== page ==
Dennis' talk on his PhD research followed similar lines but he focused a little more of what failure means for learning and educational games. He pointed out that only 20% of players actually reached the end of Hitman Absolution (and apparently only 10% of players will see the end of any game) and argued that it's important to consider the metric being used to assess success within a game. Dennis also discussed various approaches to using games and assessing them - from chocolate covered broccoli e.g. Math Blaster to thinking about model based assessment e.g. Schaffer's epistemic frames. I particularly liked how he pointed out that we can't always infer competence from completion and when he discussed more recent approaches to evaluation that relate to "big data" (though also stressed the importance of talking to players too). For instance, he talked about some work going on at Wisconsin-Madison that was looking at heat maps in terms of how different players move through the game. The fact that progress doesn't always guarantee learning is something I've considered in my PhD research i.e. you can achieve action breakthroughs without understanding (though chances are these will be less satisfying) but it was good to hear more about what that means in terms of assessing learning from an educational point of view.

Charlotte provided a different perspective with her talk on Learning from errors in education. While not focusing on digital games, she provided an interesting account of failure in real-life settings, in this case a vocational school. She made the argument that while not exactly a game, school isn't quite real-life either and vocational schools offer a sort of real-life work game - where failure is considered part of the learning process. Charlotte used an example of the students learning how to clean, cook and prepare flounder (apparently very tricky!). She noted that the instructors treat the school as a practice space where errors are ok, but not if they are made as a result of knowledge you should have acquired already. Further, it seems that developing expertise is about becoming more skilled at paying attention and knowing what to pay attention too. Her talk got me thinking about my work on CHI+MED and errors within a healthcare environment, where I've been interested in how nurses are trained to use infusion devices. But, if errors are an unavoidable part of work practice and learning from them can help you become an expert, then how on earth do you go about supporting this process in an environment where the consequences of errors could literally be life or death?! I guess using a pump isn't normally that complicated but I do wonder about what sort of knowledge nurses have and how they develop expertise in this context.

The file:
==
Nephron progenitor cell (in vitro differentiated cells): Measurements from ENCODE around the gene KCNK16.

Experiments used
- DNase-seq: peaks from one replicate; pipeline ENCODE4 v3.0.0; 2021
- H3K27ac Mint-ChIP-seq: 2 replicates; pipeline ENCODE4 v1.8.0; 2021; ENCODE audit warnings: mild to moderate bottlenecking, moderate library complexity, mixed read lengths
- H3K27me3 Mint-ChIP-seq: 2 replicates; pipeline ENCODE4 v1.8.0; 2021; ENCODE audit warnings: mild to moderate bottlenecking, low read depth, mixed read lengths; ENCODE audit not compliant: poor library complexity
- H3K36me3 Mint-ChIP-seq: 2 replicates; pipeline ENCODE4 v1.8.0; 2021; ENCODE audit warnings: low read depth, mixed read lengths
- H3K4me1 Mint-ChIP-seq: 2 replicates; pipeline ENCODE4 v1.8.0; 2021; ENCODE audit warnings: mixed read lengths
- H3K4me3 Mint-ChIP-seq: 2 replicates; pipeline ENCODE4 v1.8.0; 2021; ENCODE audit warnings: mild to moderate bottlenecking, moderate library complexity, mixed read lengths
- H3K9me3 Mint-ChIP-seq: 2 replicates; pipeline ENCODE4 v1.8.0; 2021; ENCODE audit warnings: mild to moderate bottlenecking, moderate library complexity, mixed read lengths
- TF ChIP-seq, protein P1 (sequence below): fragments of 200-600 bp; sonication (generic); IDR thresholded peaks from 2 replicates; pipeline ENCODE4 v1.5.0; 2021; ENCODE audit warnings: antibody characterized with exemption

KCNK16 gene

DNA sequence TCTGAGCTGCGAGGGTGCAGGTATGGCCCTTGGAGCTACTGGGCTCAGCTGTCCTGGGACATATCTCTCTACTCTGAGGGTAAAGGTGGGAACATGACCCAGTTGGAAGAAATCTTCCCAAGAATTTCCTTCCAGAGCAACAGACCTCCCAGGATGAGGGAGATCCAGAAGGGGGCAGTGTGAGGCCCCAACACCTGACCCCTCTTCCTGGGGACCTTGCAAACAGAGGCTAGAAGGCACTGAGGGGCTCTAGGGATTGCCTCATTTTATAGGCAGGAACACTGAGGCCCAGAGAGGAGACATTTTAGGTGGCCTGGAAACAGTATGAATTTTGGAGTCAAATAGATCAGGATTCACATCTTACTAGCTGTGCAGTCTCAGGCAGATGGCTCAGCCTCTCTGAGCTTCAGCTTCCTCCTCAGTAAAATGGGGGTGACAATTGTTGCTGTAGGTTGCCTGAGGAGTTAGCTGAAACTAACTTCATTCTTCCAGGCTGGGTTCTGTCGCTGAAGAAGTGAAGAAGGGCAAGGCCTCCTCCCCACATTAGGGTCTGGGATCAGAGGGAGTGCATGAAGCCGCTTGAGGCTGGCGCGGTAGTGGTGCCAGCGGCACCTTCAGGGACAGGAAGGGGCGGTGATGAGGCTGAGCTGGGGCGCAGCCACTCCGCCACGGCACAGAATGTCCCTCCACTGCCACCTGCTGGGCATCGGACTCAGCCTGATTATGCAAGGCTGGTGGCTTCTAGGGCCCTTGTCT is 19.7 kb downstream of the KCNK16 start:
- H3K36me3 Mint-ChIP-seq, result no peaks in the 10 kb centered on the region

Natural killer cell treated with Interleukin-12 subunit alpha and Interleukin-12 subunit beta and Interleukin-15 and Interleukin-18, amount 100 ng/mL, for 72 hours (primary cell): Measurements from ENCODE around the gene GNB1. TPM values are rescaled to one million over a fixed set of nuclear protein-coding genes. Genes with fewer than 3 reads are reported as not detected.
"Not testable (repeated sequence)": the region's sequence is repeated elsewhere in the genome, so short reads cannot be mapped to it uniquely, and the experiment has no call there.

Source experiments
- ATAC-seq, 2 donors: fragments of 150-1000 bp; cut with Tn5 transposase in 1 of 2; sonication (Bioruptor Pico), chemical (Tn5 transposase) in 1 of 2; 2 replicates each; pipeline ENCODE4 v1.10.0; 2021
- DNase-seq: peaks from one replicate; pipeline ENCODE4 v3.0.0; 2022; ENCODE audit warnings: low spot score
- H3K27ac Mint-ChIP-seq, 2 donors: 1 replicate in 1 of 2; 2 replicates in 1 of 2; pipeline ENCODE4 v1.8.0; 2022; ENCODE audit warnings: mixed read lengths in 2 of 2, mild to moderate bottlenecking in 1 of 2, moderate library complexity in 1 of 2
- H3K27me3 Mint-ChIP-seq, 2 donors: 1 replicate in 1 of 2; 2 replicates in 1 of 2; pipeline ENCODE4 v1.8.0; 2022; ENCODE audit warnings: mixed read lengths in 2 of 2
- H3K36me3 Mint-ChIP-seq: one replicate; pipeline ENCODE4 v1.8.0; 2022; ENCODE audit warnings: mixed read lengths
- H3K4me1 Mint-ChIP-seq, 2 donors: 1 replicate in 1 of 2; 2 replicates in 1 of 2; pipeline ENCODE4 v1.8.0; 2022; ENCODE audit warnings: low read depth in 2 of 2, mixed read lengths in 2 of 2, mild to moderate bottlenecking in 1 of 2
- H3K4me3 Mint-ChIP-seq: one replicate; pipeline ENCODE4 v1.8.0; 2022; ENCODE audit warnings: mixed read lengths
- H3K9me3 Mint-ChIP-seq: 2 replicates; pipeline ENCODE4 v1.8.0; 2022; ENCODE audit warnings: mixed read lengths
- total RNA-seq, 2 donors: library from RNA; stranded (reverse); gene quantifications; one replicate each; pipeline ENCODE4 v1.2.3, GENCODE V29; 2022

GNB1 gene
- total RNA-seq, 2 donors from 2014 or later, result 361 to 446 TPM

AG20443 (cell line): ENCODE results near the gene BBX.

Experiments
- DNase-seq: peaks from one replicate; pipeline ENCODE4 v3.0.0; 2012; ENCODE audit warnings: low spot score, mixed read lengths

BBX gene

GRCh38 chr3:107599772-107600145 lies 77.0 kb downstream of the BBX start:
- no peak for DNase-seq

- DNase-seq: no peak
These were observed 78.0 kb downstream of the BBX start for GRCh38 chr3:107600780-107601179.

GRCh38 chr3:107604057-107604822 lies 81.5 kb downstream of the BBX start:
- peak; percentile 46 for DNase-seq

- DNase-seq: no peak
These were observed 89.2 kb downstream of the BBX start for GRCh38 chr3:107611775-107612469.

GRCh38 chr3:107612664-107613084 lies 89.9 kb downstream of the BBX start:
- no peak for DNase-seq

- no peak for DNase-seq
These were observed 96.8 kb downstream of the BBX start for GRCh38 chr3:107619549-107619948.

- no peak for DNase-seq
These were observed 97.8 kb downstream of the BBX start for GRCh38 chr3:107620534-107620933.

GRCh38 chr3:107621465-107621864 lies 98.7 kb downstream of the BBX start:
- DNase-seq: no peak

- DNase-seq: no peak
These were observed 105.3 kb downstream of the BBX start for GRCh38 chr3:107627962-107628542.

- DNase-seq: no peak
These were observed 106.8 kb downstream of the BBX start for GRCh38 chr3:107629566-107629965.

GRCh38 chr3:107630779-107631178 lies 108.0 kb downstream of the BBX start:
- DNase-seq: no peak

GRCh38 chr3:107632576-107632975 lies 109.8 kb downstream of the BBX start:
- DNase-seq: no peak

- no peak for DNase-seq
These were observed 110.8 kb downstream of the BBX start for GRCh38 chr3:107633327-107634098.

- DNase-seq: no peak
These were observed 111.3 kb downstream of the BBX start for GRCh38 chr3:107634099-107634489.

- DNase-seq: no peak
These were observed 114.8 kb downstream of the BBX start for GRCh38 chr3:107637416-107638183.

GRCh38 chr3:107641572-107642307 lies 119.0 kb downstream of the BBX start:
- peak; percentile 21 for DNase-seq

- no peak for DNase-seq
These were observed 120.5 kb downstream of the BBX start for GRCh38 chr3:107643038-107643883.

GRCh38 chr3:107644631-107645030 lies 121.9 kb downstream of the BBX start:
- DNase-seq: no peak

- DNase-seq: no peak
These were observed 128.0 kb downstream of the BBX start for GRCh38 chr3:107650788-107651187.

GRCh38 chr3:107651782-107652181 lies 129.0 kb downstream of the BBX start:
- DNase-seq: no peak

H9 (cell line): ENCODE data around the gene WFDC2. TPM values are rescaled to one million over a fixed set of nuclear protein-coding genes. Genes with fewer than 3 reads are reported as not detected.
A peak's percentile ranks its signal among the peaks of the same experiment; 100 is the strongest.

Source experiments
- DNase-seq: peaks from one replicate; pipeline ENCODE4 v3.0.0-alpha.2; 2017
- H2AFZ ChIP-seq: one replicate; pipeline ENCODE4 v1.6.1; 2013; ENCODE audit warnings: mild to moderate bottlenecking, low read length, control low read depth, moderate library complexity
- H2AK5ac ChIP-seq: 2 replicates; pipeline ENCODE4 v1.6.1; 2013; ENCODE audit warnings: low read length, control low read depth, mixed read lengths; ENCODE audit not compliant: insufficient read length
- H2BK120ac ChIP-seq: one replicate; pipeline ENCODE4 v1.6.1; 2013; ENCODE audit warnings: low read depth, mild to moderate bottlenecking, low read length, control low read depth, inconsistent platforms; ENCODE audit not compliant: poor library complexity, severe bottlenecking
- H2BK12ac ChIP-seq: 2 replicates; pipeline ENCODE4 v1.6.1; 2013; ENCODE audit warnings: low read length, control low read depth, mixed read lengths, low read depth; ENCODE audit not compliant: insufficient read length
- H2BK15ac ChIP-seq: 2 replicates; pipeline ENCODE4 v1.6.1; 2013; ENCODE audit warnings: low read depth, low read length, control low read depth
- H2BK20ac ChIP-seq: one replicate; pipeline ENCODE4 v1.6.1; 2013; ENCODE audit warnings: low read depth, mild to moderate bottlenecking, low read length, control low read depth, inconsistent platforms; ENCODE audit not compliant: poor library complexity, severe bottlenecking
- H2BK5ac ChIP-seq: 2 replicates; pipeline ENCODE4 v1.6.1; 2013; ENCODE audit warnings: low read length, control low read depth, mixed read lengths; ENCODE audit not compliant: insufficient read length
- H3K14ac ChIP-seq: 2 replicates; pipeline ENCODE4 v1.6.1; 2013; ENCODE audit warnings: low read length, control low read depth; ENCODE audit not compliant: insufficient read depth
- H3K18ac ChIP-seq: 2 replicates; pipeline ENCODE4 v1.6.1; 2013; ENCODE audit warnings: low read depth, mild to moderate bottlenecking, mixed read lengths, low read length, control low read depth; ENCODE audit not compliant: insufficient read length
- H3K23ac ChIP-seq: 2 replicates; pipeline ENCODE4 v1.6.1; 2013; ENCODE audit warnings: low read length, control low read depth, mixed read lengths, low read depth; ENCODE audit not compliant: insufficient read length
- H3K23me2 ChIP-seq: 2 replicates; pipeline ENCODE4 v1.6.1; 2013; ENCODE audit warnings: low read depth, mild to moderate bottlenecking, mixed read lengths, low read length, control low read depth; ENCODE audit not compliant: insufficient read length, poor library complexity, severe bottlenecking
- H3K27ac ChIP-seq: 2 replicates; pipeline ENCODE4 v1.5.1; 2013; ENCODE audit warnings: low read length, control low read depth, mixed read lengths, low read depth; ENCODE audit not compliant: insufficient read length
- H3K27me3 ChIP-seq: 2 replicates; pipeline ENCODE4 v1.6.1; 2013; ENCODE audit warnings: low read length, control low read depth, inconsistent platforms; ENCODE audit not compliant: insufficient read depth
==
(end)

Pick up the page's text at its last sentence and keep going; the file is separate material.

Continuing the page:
Overall it was a really good day and it got me thinking a lot about games, failure and errors in the workplace. It was a great opportunity to talk to attendees at the event, catch up with Andreas and Yishay Mor, and enjoy lots of discussion afterwards when we went out for a lovely meal in Aarhus :-)